The switch is on to electric buses. North American communities might lag behind those of other industrialized countries where electric buses are commonplace, but perhaps not for long. The shift to alternative fuels for buses began years back, but often in North America that switch was to LNG- and CNG-powered buses, which offered better greenhouse gas emissions performance than conventional gasoline or diesel buses.
Now, municipalities are reacting to the growing interest in sustainable practices from their constituents and ridership and looking for ways to harness new technologies to further reduce environmental impact. Many agencies across North America are phasing in, or looking to phase in, battery-electric buses (BEBs) and hydrogen fuel-cell electric buses (FCEBs) — collectively known as zero emissions buses (ZEBs) — as replacements for their aging buses, in some cases with plans to replace their entire bus fleets. We’re seeing this as a rising trend.
There are already more than 400 BEBs in North America at present, 150 of those operating in California. ZEBs offer undeniably outstanding performance in terms of on-the-road emissions, with any emissions being at the source of power to the grid. That’s a huge plus for communities going green.
What else makes ZEBs attractive? For municipalities, there’s a sense that less infrastructure change will be necessary to get them on the road. Long term, ZEBs offer operational cost savings that help justify the investment needed and make budgets less subject to fluctuations in fuel costs. A Columbia University study estimates that “electric buses cost about $300,000 more than diesel buses, [but] annual savings are estimated at $39,000 per year over the 12-year lifetime of the bus, excluding health care cost benefits. The resulting health benefit to the populous of the city from the reduction of respiratory and other diseases is estimated at $150,000 per bus based on EPA data.” Together, those equate to over $600,000 per bus savings, back to the service provider, not including inflation increases over that 12-year period. True savings could be between $750,000 and $1 million.
Operators and service people working on diesel buses are breathing diesel fumes for hours each day, which impacts their health negatively. Electric buses have no such effects. ZEBs are also quieter and passengers tend to find that makes a more pleasant ride.
While facilities and operations need to be able to support these new technologies, implementing BEBs doesn’t always necessitate new buildings. Existing maintenance garages can be retrofit to handle electrics, but the infrastructure upgrades required can be significant. The governments and communities that are ready to embrace this new technology must understand the aspects of retrofitting and the choices they need to make to prepare their current building facilities to handle BEBs.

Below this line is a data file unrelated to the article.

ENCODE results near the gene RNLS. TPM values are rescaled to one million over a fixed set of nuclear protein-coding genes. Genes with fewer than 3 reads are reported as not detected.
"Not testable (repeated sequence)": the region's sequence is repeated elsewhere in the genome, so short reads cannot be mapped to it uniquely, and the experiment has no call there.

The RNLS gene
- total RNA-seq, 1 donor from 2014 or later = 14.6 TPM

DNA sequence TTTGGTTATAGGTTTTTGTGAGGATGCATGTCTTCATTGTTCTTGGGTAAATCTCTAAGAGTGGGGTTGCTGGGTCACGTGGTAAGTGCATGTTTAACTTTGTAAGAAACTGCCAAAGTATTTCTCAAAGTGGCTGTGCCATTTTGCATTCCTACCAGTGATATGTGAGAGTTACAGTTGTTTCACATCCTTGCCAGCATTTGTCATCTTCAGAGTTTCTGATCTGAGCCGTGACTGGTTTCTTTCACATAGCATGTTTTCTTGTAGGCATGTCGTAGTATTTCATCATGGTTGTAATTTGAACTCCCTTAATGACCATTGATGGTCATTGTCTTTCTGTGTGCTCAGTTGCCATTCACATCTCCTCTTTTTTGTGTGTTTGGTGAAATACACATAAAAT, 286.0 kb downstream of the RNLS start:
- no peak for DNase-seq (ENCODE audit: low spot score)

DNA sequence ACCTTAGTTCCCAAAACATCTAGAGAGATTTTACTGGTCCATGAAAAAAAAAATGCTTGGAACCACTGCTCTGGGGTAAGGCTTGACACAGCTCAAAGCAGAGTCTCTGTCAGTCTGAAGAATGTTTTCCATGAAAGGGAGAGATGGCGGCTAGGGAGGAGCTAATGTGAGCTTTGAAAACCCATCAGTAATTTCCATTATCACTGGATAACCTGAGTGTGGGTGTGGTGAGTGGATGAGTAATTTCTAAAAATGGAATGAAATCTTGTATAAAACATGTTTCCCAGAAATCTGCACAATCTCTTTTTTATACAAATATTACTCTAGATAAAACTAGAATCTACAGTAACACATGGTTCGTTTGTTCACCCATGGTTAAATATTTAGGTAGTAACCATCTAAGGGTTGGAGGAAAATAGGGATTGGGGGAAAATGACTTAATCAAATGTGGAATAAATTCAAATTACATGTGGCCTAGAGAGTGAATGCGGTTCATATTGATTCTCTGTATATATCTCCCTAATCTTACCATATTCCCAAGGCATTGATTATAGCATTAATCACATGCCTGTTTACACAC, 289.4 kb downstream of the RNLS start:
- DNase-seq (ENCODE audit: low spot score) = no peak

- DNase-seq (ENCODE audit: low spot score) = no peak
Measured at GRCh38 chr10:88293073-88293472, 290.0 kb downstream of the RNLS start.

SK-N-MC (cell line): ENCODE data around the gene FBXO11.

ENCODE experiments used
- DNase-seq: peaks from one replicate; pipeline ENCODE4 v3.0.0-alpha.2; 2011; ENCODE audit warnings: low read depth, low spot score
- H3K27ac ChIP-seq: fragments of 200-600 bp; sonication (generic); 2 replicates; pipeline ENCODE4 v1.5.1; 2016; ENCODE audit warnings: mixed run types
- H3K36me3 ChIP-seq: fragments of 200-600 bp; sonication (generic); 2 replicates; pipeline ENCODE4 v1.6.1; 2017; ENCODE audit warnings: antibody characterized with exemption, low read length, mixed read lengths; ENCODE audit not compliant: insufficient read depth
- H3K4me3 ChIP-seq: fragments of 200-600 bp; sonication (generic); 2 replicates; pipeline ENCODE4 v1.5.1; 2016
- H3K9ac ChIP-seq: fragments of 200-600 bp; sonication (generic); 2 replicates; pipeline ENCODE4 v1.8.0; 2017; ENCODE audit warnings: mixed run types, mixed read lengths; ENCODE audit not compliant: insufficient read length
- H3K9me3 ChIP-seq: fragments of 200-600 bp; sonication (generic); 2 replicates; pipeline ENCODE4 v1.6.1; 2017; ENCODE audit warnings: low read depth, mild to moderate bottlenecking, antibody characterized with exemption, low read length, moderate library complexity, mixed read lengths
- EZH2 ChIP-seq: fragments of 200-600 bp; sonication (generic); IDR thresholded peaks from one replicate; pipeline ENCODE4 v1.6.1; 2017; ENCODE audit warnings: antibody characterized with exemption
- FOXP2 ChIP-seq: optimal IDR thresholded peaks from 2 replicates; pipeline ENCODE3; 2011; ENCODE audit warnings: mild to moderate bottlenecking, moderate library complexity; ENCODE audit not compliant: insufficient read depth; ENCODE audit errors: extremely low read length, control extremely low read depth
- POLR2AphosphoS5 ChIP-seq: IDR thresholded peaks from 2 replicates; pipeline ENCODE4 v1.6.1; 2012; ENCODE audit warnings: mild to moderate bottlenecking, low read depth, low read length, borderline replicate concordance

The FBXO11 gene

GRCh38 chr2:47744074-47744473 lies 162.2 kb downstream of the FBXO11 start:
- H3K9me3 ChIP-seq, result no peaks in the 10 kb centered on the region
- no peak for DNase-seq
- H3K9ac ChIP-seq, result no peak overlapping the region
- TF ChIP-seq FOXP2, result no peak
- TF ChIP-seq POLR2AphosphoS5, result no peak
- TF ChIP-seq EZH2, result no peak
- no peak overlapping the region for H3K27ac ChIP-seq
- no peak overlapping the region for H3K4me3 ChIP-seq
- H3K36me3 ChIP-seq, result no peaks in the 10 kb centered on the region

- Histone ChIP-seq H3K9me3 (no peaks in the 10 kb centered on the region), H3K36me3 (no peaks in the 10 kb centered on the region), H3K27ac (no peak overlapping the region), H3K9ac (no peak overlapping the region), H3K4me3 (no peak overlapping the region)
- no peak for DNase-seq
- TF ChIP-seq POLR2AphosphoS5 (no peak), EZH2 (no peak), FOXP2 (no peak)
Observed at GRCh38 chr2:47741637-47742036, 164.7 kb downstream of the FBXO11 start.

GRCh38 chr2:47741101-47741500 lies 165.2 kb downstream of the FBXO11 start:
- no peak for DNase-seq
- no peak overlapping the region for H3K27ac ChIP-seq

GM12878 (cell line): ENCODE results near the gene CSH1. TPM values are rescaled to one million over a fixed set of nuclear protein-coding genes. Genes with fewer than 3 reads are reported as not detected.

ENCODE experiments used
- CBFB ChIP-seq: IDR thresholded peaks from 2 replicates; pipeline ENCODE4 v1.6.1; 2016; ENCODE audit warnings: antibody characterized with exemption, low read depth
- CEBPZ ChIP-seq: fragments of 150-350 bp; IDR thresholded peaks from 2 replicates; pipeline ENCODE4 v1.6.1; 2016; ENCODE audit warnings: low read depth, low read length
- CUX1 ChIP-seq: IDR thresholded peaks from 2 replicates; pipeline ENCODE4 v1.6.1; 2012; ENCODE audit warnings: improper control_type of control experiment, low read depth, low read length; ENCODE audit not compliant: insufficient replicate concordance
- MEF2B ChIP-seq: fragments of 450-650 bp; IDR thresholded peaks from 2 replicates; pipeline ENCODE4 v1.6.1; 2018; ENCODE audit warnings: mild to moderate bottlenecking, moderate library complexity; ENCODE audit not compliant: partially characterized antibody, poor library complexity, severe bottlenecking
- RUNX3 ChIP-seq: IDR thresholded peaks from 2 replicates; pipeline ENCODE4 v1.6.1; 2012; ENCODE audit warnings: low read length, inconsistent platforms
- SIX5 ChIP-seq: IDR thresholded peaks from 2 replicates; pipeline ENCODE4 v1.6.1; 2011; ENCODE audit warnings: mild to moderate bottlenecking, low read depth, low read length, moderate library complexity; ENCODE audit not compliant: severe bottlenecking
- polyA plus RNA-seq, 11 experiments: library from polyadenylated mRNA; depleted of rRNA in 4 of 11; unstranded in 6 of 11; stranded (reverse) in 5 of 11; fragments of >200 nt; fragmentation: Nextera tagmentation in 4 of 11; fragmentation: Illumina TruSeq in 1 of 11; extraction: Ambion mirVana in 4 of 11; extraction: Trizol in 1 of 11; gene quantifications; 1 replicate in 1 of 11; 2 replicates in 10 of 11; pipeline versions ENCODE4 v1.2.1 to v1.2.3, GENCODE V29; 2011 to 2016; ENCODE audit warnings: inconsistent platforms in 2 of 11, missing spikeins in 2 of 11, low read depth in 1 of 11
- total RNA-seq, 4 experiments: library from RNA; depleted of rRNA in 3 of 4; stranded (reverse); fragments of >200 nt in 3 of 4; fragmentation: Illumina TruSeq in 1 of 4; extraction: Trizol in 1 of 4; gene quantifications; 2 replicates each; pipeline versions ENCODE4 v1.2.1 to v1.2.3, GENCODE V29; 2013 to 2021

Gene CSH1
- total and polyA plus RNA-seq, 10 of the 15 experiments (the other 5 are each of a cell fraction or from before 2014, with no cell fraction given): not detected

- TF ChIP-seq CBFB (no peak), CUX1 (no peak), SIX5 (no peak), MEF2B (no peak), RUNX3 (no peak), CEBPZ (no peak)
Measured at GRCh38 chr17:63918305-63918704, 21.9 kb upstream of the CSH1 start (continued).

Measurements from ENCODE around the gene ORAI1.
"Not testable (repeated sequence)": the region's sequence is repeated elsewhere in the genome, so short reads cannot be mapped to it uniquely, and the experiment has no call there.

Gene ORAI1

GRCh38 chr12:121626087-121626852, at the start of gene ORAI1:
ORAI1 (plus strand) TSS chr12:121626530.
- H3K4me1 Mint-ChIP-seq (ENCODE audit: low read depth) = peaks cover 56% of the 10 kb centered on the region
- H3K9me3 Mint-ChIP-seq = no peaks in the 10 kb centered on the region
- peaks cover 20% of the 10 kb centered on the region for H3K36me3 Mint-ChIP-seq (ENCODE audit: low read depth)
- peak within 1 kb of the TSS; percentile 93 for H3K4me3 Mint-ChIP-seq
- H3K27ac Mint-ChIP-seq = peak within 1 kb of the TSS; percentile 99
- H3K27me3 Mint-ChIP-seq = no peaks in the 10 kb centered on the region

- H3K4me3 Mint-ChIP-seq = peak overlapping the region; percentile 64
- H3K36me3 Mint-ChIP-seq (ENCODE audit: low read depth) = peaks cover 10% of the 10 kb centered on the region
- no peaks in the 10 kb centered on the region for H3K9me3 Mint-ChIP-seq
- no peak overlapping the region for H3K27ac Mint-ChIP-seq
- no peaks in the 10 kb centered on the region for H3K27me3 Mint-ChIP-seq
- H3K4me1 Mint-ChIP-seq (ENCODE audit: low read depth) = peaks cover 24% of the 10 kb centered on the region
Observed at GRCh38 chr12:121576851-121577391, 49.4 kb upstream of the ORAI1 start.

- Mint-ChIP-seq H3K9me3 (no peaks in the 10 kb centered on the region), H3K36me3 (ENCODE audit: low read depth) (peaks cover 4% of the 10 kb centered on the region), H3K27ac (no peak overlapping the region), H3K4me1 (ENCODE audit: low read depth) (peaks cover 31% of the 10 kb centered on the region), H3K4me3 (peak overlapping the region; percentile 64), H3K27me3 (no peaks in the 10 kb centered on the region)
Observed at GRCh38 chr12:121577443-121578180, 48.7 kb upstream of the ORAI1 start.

Transit experts can help agencies strike a balance between depot charging, which is done at the garage or facility, and on-route charging. (Below)
Here are eight factors to consider when retrofitting bus facilities for BEBs:
1. Charging system type
The biggest decision that will affect the space is the choice of charging system type. Overhead systems — in which a stationary pantograph makes contact with the bus from above, or a bus-mounted pantograph makes contact with overhead charging rails — are one option and work well with buses stored inside or under a canopy, but require equipment mounted on the roof or the bus, which may necessitate substantial structural modification to a building and roof structure or add cost and weight to BEB procurements. Floor-mounted systems require a pedestal for charging. Inductive systems are also a space-saving option, but both of these require modifications to the concrete slab. Inductive systems may use a pad that the bus can be driven over — similar to a cell phone charing pad — so that they can be inductively charged while being serviced.
There’s also consideration of electrical current type. Will the bus require AC or DC current? Both types of buses and charging systems are available from manufacturers. We believe the industry is settling on fast DC as the preferred current type, but that debate is ongoing as charging standards evolve.
2. Depot (Facility) versus On-Route charging
The big debate amongst BEB providers and transit agencies today is around battery range and where to charge. By taking a close look at route needs and facility constraints, transit experts can help agencies strike a balance between depot charging, which is done at the garage or facility, and on-route charging — fast charging done along the route. Depot charging requires facility modifications to accommodate the new equipment and may also increase electricity costs due to demand charges. On-route charging can be disruptive to public space and require higher peak power needs in the areas where it is installed. Route charging is also limited in the amount of time available to charge, as on-route dwell time translates into increased revenue hours, operational cost, and customer inconvenience.
3. Number of chargers needed